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Filtration

Filtration Equipment Selection Criteria

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Typical example

To underpin the theoretical comparison with some concrete numbers, an example will be used to show what the two types of centrifuge are capable of under given feed conditions.

The removal of water from fine sodium bicarbonate is a classic case. Absolute dry solid throughput is 14,000 kg/h. The input solids concentration is 15%wt, and median particle size is 100 µm. Residual moisture should be kept to a minimum to reduce the load on downstream fluidized bed dryers. The product is relatively fine, so in principle both types of machine can be used under the given feed conditions. However, the pusher centrifuge cannot handle the 15%wt feed concentration which corresponds to a liquid throughput volume of nearly 90,000 kg/h. To circumvent this problem, a combination of pusher centrifuge and hydrocyclone will be used to make the comparison with the peeler centrifuge.

The hydrocyclone can easily pre-thicken the relatively heavy solids, and 50%wt at the underflow with a very fine cut point and low solids loss is not difficult to achieve.

A two-stage SZ 800/2 pusher centrifuge (Fig. 1) with basket diameter of 800 mm can easily handle 14 t/h of solids. With this fine product, the loss of solids in the filtrate should be in the neighborhood of 1 - 2%wt in relation to solids throughput. The achievable level of residual moisture is roughly 4.5%wt.

Another solution for this particular application is to use two HZ 180/7.1 Si machines (Fig. 3). The two horizontal peeler centrifuges have 1,800 mm diameter baskets, 7.1 m² of filtration surface and siphon baskets. A finer filter medium and renewable heel on this configuration reduce the loss of solids in the filtrate to 0.5%wt. Longer retention time in the basket, which however reduces hourly solids throughput, can further reduce the residual moisture content to around 3%wt. Splitting the load between two machines creates a semi-continuous process, because filling and centrifugal drying can take place in one machine while the other is being scraped out. With batch times of around nine minutes, this does not match the continuous output of a pusher centrifuge, but it is sufficient to reduce the load on the fluidized bed dryer.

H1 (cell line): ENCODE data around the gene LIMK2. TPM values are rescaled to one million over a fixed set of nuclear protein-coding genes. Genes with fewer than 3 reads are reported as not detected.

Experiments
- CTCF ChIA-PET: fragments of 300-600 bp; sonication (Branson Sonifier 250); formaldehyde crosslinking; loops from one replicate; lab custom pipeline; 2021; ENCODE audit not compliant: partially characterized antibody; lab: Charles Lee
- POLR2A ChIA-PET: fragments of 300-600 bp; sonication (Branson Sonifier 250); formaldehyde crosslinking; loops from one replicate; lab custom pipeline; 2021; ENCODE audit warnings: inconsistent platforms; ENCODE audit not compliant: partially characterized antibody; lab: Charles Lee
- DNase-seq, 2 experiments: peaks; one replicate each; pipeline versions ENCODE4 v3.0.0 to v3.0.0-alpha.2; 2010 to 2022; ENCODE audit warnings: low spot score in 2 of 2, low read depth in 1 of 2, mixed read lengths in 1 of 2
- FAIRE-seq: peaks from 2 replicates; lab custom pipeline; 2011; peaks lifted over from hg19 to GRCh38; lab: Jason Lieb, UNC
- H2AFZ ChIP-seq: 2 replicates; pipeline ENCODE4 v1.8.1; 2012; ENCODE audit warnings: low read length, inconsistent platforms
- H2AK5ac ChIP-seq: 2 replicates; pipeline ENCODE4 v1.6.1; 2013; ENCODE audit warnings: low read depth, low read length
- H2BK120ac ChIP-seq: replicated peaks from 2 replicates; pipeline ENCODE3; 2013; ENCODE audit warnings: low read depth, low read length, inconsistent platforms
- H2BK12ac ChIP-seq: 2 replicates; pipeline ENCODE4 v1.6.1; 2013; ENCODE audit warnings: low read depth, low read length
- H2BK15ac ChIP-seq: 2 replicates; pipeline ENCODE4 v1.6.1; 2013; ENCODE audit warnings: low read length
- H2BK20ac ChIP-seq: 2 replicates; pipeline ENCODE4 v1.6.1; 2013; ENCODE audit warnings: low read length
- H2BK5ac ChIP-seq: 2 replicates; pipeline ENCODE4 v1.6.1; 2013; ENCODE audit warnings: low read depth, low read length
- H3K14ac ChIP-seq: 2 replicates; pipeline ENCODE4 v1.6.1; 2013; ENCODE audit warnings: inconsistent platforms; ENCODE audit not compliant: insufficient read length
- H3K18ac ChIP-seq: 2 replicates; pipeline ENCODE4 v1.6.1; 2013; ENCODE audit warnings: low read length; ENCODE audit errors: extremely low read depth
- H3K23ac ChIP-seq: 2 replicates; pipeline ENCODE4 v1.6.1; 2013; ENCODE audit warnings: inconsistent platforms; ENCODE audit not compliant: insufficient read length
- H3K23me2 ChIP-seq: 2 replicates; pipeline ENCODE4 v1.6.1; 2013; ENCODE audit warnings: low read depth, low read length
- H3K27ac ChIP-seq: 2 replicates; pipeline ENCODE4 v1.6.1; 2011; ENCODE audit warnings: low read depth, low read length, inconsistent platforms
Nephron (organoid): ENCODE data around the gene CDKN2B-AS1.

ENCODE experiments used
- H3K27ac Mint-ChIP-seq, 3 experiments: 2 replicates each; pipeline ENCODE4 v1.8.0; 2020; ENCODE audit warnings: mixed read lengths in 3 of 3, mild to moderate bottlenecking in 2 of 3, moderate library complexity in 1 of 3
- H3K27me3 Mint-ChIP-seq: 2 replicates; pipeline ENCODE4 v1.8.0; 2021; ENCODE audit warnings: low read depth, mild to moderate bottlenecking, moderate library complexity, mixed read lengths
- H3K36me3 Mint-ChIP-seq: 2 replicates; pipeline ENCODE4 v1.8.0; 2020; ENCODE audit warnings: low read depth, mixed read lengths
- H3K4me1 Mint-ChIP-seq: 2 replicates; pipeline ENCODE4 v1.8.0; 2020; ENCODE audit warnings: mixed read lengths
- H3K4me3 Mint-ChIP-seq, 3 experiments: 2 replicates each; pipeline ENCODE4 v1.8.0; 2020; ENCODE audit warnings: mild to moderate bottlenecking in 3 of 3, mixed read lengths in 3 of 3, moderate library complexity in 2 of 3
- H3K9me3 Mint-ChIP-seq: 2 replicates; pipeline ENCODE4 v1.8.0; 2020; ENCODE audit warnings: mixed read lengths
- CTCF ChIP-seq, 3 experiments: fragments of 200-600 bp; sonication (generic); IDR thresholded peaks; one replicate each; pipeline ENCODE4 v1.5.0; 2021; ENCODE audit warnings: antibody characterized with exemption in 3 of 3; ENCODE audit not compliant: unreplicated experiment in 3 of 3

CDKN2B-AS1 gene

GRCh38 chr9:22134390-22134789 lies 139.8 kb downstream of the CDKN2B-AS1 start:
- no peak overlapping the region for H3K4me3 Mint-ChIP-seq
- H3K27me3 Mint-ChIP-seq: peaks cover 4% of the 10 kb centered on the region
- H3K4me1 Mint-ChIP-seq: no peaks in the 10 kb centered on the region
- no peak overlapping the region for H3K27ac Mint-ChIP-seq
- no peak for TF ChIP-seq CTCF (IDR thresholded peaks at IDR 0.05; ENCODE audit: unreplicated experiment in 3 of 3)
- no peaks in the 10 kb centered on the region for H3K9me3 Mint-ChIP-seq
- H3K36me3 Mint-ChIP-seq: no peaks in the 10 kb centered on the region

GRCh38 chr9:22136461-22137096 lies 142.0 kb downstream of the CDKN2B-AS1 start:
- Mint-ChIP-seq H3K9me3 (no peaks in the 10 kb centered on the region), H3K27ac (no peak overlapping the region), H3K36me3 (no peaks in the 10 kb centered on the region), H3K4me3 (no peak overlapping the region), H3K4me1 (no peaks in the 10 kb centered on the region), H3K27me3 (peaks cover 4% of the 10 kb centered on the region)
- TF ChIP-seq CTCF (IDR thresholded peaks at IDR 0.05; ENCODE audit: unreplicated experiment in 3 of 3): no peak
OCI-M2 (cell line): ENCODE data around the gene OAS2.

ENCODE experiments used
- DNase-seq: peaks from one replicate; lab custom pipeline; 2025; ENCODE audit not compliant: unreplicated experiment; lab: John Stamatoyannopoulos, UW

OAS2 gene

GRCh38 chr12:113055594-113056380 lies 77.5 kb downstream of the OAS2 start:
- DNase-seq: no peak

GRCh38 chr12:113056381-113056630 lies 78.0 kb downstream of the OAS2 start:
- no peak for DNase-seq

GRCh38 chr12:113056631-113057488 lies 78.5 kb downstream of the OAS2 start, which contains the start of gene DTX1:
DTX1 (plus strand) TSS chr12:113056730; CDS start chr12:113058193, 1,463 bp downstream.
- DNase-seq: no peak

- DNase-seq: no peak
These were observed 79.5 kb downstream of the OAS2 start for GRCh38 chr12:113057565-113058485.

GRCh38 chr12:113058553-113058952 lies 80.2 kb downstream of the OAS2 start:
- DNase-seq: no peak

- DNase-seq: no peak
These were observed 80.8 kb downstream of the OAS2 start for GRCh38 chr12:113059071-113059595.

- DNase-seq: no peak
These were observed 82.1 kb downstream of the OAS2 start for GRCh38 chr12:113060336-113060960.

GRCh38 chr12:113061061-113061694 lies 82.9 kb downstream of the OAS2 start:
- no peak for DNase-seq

Energy consumption

In today’s world, energy consumption is another important part of the equation. Power consumption by the pusher centrifuge is only 40 kW per hour, which equates roughly to 3kW per tonne of product. The figure is about 9 kW/t for the peeler centrifuge. However, the increase in energy consumption in the dryer caused by higher residual moisture content and discontinuous feed on peeler centrifuges must also be taken into account.

The size of the investment in the machinery is another important aspect to consider. Given a basket diameter of 2 x 1800 mm for the dual peeler centrifuge solution compared to 800 mm for the single pusher centrifuge, it is easy to see why the pusher centrifuge has the advantage by a factor of 4–5, even when the hydrocyclone which is needed for pre-thickening is included in the equation. The difference between continuous vs. discontinuous feed changes the peripheral configuration, and that also has an effect on the level of investment.

In addition to the absolute level of investment, the ROI period is another important aspect which affects the overall economic viability of the system. System availability including centrifuge availability directly influences ROI. With peeler centrifuges, the system continues to run at 50% of full output during maintenance activity. If centrifugal drying time is temporarily reduced (assuming that the fluidized bed dryer has sufficient reserve), throughput can be increased in the other centrifuge, although residual moisture levels will rise.

The Krauss-Maffei pusher centrifuge comes with a fully replaceable cartridge which includes all of the rotating parts. An experienced maintenance team can have production back up and running within four hours following a maintenance call (e.g. bearing replacement). System availability remains high despite the fact that only one machine is installed.

Conclusion

The product itself often determines whether a peeler or pusher centrifuge will be used. If the parameters fall within a window which suits either type of machine, the factors described above play an important role in the decision process. In order to adequately assess these factors, customers should select a supplier that has an excellent machinery manufacturing track record and in-depth process expertise.

* The author is a member of the Continuous Centrifuge Sales and Product Management team at KMPT AG in Vierkirchen/Germany.

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